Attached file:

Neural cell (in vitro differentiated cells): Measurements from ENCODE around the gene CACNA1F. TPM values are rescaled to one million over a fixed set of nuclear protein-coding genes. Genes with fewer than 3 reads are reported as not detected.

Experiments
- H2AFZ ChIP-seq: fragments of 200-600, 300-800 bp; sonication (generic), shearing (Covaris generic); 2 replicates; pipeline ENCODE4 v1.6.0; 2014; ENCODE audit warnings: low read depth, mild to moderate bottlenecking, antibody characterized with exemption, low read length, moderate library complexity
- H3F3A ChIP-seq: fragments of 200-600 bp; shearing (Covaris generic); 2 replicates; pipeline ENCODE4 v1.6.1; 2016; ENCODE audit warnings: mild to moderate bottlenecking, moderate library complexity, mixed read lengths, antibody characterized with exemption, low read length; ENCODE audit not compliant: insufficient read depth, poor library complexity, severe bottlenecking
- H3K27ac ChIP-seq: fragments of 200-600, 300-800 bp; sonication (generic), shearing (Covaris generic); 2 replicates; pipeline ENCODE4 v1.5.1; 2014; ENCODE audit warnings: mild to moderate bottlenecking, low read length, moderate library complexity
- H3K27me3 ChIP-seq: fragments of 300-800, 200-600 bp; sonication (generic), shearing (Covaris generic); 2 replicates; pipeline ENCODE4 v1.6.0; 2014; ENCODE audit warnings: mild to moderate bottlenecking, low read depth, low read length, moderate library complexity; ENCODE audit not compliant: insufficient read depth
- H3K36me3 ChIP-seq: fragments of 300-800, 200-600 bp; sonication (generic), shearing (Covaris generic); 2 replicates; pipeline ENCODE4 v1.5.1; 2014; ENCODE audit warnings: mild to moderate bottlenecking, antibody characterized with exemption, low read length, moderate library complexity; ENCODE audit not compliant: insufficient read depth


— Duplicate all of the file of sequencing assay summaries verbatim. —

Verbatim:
Neural cell (in vitro differentiated cells): Measurements from ENCODE around the gene CACNA1F. TPM values are rescaled to one million over a fixed set of nuclear protein-coding genes. Genes with fewer than 3 reads are reported as not detected.

Experiments
- H2AFZ ChIP-seq: fragments of 200-600, 300-800 bp; sonication (generic), shearing (Covaris generic); 2 replicates; pipeline ENCODE4 v1.6.0; 2014; ENCODE audit warnings: low read depth, mild to moderate bottlenecking, antibody characterized with exemption, low read length, moderate library complexity
- H3F3A ChIP-seq: fragments of 200-600 bp; shearing (Covaris generic); 2 replicates; pipeline ENCODE4 v1.6.1; 2016; ENCODE audit warnings: mild to moderate bottlenecking, moderate library complexity, mixed read lengths, antibody characterized with exemption, low read length; ENCODE audit not compliant: insufficient read depth, poor library complexity, severe bottlenecking
- H3K27ac ChIP-seq: fragments of 200-600, 300-800 bp; sonication (generic), shearing (Covaris generic); 2 replicates; pipeline ENCODE4 v1.5.1; 2014; ENCODE audit warnings: mild to moderate bottlenecking, low read length, moderate library complexity
- H3K27me3 ChIP-seq: fragments of 300-800, 200-600 bp; sonication (generic), shearing (Covaris generic); 2 replicates; pipeline ENCODE4 v1.6.0; 2014; ENCODE audit warnings: mild to moderate bottlenecking, low read depth, low read length, moderate library complexity; ENCODE audit not compliant: insufficient read depth
- H3K36me3 ChIP-seq: fragments of 300-800, 200-600 bp; sonication (generic), shearing (Covaris generic); 2 replicates; pipeline ENCODE4 v1.5.1; 2014; ENCODE audit warnings: mild to moderate bottlenecking, antibody characterized with exemption, low read length, moderate library complexity; ENCODE audit not compliant: insufficient read depth